:femto: :slan: :ubik:

Offline Aazealh

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Re: What was Ubik doing during Conviction?
« Reply #2 on: August 30, 2016, 07:03:18 PM »
Unsurprisingly, I have to agree with Walter here. I think your vision of the God Hand's work is too simplistic. Their powers are vast, and what they oversee is vast as well. To try and reduce them to specific tasks like what you're doing just isn't the right way to go about it in my opinion. Furthermore, you make a lot of assumptions here. Like about Void's role in all of this. At no point is it ever stated or even hinted that he had a hand in what Holy See were doing in Albion. That he might be the "wise man" in Mozgus' tale isn't proof of anything of the sort.

Similarly, the plague that strikes Midland isn't limited to one region of it, nor is it explicitly caused to drive people to Albion. It's a global woe that works in conjunction with famine, widespread banditry and lack of leadership to foster a situation that lends itself to a swift conquest by the Kushan empire (and less longing for the former world after the advent of Falconia). My point here is that the God Hand's reach is probably more diffuse and complex than you give it credit for. Even for Slan, the one member of the God Hand we do see near the Tower of Conviction, it's way too reductive to think she was only focusing on the heretics there.

I have no doubt that they all contributed to make the Incarnation ceremony happen, but there's a reason we're not told the details of the mysterious ways in which it all works. Furthermore, you mention later in your post that the dream of the Falcon of Light feels to you like something the Idea of Evil would take care of, rather than the God Hand (I disagree). But a once-in-a-thousand-years event is a way more complicated task... and the Idea of Evil is explicitly name-dropped at the key moment of this ceremony (episodes 163, 164, 165).

Griffith’s rebirth

You mean the incarnation of Femto.

For example, early into the arc we see communities abandoning their villages for refuge in Albion.

The Conviction arc starts in volume 14, this happens in the middle of volumes 17. It happens at the beginning of the chapter of the Birth Festival, however.

Godhand

God Hand is two separate words. Same for Skull Knight or Dragon Slayer.

(because Mozgus is not the sort to share legends belonging to another faith).

The Holy See contains references that date back prior to its existence, as Schierke reveals when she tells Enoch's priest about the four elemental kings. Right now, nothing guarantees the Holy See existed during Gaiseric's reign.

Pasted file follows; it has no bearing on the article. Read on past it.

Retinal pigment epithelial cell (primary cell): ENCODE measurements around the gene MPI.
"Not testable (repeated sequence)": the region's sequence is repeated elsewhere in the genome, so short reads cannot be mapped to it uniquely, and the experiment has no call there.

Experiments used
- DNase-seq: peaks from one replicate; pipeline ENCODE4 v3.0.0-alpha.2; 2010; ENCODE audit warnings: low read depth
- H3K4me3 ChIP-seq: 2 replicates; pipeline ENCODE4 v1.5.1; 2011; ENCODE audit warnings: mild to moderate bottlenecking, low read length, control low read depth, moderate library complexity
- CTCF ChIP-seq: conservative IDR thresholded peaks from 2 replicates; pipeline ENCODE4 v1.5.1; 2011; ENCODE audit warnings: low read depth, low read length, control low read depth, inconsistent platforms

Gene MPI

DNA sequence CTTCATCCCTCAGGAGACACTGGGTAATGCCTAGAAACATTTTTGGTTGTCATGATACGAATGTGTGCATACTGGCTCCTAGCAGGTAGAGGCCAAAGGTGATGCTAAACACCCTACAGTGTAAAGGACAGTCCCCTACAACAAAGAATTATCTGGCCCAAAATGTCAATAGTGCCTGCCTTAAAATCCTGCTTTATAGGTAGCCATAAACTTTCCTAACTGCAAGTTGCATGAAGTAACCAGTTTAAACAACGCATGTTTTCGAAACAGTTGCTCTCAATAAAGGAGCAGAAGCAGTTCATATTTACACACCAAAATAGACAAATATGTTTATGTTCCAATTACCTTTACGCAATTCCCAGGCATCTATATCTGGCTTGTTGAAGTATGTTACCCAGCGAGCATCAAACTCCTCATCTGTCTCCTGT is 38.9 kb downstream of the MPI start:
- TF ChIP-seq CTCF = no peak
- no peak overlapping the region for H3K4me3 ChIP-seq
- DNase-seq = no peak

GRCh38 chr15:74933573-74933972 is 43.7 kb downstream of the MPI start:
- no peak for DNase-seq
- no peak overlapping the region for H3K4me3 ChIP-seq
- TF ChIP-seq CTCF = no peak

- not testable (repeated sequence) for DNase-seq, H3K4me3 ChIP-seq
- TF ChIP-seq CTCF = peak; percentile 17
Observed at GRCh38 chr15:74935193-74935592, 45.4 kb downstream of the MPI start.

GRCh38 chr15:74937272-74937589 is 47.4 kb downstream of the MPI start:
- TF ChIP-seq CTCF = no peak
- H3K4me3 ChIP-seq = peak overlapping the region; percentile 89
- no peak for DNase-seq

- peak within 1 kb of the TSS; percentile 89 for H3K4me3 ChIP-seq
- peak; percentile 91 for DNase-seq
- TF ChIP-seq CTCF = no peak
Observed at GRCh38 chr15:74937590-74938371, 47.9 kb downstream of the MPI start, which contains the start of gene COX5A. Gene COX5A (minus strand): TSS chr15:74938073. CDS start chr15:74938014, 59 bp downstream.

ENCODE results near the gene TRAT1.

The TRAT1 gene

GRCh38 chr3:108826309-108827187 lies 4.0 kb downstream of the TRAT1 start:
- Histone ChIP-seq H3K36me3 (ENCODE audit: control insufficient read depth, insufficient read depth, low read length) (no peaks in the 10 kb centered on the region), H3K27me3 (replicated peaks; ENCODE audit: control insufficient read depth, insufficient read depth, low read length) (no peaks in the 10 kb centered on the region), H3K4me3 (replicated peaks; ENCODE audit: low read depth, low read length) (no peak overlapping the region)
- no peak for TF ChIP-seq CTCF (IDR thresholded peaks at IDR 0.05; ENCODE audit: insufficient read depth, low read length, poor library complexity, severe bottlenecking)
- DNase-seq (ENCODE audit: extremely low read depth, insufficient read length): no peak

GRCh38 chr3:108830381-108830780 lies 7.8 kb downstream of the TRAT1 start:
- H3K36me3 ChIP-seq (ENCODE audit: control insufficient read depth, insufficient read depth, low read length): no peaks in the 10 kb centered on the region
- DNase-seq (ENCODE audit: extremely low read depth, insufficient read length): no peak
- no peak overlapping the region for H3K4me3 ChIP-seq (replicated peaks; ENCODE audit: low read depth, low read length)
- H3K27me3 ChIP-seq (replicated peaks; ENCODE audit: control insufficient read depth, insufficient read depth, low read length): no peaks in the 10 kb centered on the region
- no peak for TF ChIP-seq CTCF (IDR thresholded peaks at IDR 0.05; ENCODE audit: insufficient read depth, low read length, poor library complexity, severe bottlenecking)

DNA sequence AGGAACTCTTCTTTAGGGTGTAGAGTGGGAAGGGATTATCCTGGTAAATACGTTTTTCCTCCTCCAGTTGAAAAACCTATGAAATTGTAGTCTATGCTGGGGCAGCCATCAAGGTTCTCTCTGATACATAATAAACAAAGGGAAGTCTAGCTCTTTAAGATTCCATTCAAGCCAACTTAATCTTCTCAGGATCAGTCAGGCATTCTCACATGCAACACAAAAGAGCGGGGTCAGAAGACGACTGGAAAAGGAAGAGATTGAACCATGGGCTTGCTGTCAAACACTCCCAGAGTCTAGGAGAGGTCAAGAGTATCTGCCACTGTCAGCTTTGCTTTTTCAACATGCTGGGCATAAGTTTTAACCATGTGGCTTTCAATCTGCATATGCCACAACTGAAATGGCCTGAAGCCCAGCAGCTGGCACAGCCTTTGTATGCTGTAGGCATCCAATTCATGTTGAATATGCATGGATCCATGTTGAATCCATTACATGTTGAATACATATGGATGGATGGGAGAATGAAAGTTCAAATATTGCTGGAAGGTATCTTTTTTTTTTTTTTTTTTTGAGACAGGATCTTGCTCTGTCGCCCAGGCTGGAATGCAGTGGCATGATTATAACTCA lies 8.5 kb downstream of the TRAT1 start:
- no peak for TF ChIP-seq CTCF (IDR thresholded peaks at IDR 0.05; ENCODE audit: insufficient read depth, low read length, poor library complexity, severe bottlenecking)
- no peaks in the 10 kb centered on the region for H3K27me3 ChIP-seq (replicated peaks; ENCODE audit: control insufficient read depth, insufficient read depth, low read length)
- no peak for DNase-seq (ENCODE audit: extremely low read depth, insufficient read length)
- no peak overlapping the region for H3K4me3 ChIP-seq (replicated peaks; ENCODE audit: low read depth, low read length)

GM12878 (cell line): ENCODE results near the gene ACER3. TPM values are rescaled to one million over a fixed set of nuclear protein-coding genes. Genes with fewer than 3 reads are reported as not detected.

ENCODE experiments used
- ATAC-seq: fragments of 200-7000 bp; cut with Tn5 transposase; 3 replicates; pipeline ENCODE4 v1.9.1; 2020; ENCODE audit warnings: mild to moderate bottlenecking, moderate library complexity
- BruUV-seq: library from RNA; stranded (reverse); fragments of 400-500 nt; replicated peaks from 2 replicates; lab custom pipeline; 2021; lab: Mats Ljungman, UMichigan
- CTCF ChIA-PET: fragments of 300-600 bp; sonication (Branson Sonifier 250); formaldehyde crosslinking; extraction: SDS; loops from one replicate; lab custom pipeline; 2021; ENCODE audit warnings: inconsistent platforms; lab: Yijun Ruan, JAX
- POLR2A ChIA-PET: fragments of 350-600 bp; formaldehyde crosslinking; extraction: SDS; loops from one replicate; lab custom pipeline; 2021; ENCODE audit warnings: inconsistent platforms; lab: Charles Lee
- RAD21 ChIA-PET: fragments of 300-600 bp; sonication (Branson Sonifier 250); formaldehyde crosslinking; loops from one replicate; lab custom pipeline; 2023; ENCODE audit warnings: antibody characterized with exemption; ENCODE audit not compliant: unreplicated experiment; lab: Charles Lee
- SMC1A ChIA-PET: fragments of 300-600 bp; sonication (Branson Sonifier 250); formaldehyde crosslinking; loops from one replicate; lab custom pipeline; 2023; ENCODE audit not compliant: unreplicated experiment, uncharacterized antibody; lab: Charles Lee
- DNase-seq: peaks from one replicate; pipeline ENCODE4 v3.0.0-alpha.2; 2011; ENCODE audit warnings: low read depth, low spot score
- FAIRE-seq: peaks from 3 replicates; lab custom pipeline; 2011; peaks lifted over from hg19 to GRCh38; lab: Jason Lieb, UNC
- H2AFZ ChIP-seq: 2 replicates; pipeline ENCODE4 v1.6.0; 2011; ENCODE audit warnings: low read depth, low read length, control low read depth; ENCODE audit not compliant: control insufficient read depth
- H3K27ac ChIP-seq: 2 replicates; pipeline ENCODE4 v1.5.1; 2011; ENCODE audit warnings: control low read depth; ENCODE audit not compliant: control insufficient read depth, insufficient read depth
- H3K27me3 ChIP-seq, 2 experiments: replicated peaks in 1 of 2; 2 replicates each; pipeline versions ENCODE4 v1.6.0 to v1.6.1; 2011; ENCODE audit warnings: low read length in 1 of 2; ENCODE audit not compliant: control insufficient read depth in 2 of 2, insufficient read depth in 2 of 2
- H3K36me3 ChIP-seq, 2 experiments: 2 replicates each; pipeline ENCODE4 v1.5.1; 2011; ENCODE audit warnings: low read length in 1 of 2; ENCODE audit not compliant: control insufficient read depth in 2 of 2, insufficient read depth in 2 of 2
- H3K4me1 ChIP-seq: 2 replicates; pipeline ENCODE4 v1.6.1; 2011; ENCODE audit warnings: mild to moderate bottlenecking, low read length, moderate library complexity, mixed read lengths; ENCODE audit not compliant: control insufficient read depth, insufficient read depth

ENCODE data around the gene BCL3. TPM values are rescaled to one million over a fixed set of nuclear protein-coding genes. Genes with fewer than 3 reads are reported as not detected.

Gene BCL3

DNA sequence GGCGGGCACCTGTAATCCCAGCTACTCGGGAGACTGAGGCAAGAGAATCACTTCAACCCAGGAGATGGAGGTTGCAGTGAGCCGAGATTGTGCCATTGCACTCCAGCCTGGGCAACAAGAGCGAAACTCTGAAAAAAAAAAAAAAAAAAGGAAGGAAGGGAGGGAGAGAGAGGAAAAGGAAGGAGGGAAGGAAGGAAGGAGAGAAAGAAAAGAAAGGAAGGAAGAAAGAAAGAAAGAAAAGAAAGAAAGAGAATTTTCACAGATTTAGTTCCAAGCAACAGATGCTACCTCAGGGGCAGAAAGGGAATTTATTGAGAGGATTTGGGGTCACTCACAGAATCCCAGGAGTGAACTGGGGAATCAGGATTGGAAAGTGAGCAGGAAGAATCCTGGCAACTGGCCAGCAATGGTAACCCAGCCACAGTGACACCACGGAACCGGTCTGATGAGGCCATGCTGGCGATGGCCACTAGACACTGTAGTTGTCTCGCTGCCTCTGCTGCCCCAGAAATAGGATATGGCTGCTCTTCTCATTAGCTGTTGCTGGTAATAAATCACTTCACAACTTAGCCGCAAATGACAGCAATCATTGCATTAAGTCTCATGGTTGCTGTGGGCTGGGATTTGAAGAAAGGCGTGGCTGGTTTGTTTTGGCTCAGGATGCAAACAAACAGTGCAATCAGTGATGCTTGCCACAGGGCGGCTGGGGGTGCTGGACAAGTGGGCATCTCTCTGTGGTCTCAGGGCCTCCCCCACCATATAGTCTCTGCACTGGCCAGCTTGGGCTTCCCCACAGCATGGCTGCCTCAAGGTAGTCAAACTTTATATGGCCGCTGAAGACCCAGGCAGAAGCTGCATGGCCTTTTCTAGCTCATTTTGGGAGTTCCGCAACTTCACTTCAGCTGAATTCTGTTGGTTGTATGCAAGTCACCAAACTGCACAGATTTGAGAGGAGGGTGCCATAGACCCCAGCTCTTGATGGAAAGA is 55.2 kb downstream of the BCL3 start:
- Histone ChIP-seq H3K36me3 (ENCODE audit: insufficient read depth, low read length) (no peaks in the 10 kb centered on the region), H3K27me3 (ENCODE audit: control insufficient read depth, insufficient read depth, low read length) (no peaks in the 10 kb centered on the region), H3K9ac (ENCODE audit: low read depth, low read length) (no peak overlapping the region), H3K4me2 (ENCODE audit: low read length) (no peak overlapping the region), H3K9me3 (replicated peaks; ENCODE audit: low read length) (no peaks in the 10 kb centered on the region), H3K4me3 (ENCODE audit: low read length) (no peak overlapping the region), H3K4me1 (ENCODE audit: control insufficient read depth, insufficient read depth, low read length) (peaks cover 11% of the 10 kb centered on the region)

So Griffith needs some groundwork laid down for his reincarnation.

Incarnation and reincarnation do not mean the same thing. Griffith was not reincarnated. Griffith was reborn as Femto during the Eclipse, then Femto was incarnated two years later.

The desire for “The Falcon of Light” must ring in the minds of thousands. So in a once in a millennium event, Conrad assembles a mass of sacrifices while Void and Slan push their unknowing peons into one another, creating an atmosphere of misery so powerful that evil spirits congeal from the dead in time for a worldly reflection of the Eclipse to begin.

This is not a very accurate description of what happens. Everyone in Midland had the dream of the Falcon of Light. Probably everyone in the world, as the Skull Knight says. The misery affected all of Midland too. And the giant masses of specters didn't arise because people felt bad. It was possible for them to arise because that place had been a shithole for a long time, and evil was very strong there. But the trigger for them manifesting themselves in such high numbers and density isn't something we're privy to (beyond the fact the time was right for it).

The more we learned about Ganishka, the less likely it was that he had or needed any nudging to embark on his quest.

Ganishka's entire existence served the purpose of merging the corporeal and astral worlds.

Ubiks reintroduction during the World Transformation is equally opaque, appearing hidden in a page of creatures lifted from Hieronymus Bosch’s Garden of Earthly Delights.

I take issue with your wording here. Miura didn't "lift" those creatures from Hieronymus Bosch's triptych. That illustration is an homage to the painting, but both the creatures depicted in it and the composition of the piece are original.

So, if Ubik can be assumed to be the most Psychological of the Godhand. Then it could be possible that he was responsible for the mass dream of the Falcon of Light; that gave the people of the Midland a collective wish to hold onto and eventually bring into being. Thinking about it now it’s the one answer I find the most satisfying. But I have some problems with it. For one, the act of a species-wide dream feels closer to the power of the Idea of Evil itself.

I've speculated before that the dream may have been a collaboration between Ubik and Femto. I still find it to be a reasonable possibility. But that doesn't detract from what I said at the beginning.

Offline Nothingwillbewong

Re: What was Ubik doing during Conviction?
« Reply #3 on: August 30, 2016, 07:20:51 PM »
Unsurprisingly, I have to agree with Walter here. I think your vision of the God Hand's work is too simplistic. Their powers are vast, and what they oversee is vast as well. To try and reduce them to specific tasks like what you're doing just isn't the right way to go about it in my opinion.